Latest figures suggest that around 1.3 million Britons now smoke e-cigarettes, a 100% increase from 2012. Brands like Truvape have seen the interest and impact of e-cigarettes over recent years. E-cigarettes, which generally look like real cigarettes, contain a rechargeable battery and a liquid solution containing propylene glycol or glycerine (which contains a nicotine dose of varying levels). When heated by the battery, they produce a vapour that can be inhaled. The fact that it is a vapour that is inhaled rather than smoked has led to the verb ‘vaping’ being adopted to describe their use, instead of ‘smoking’
Electronic cigarettes, which some say are a safer alternative to smoking or a first step to quitting, are under fire. E-cigarettes across the globe have been largely unregulated and their growth since they first came on the scene in 2007 has been exponential. Now, in the first big regulatory action that is sure to spur similar responses across the pond, the European Parliament approved rules to ban e-cigarette advertising in the 28 EU member nations beginning in mid-2016. The strong action also requires the products to carry graphic health warnings, and contain no more than 20 milligrams of nicotine per millilitre and set to be licensed and regulated as an aid to quit smoking from 2016.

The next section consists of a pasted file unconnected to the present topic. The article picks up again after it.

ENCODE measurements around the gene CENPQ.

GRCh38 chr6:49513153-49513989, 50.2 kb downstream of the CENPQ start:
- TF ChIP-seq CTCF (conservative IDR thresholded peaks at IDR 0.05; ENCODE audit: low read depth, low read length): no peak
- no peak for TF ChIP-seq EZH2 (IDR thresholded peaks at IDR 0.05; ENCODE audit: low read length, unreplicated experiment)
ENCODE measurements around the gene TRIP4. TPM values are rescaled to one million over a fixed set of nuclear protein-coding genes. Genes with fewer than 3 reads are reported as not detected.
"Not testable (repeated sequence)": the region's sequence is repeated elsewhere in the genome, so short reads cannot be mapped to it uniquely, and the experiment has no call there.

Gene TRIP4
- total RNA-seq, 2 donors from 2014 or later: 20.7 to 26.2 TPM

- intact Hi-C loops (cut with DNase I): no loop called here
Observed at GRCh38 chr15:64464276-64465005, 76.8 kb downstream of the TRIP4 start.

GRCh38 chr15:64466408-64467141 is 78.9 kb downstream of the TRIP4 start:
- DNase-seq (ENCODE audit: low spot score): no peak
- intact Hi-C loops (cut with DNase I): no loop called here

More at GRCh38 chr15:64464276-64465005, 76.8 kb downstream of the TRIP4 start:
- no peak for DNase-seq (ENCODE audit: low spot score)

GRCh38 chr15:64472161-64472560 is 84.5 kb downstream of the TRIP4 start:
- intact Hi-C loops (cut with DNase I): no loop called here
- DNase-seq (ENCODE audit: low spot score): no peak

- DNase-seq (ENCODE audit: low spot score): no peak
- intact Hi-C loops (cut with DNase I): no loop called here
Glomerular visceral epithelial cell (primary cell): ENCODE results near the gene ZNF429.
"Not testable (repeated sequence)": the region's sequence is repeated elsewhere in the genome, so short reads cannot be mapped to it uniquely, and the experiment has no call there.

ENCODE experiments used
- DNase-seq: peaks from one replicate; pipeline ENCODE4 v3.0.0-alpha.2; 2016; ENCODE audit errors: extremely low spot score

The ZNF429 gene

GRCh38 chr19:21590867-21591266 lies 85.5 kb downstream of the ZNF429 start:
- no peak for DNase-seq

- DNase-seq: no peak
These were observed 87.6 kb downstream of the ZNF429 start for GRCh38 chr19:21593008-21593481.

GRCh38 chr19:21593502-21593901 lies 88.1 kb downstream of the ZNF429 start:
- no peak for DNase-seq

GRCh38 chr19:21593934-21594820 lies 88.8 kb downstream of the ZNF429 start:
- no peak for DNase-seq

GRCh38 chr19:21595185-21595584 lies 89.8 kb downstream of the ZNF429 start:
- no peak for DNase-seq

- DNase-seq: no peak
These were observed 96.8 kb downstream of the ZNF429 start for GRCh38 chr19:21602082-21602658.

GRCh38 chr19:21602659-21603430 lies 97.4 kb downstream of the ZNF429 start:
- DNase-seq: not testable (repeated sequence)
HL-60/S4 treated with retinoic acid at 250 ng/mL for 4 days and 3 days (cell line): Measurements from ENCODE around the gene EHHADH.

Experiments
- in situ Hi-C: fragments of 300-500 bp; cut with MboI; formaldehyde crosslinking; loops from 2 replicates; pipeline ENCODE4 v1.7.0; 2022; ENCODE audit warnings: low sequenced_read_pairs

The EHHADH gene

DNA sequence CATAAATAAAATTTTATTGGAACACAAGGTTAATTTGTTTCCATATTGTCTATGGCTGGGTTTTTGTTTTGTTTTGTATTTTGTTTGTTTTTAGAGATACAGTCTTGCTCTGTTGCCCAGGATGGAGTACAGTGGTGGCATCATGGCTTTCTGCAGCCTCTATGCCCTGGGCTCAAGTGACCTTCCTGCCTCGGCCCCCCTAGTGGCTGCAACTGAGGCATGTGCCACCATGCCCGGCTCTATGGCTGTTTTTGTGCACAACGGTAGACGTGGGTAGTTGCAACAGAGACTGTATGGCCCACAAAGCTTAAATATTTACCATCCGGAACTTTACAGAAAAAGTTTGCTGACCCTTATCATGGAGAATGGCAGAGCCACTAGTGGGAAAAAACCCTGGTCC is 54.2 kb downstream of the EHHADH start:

E-cigarettes are soon to be classed as ‘medicines’, which means they will face stringent checks by medicine regulator the MHRA and doctors will be able to prescribe them to smokers to help them cut down or quit. This move has been widely welcomed by medical experts and officials, as tighter regulation will ensure the products are safe and effective.
Until this happens, e-cigarettes are only covered by general product safety legislation, meaning they can legally be promoted and sold to children, and we cannot be sure of their ingredients or how much nicotine they contain. The MHRA will not ban the products entirely during this interim period, but will encourage e-cigarette manufacturers to apply for a medicine license.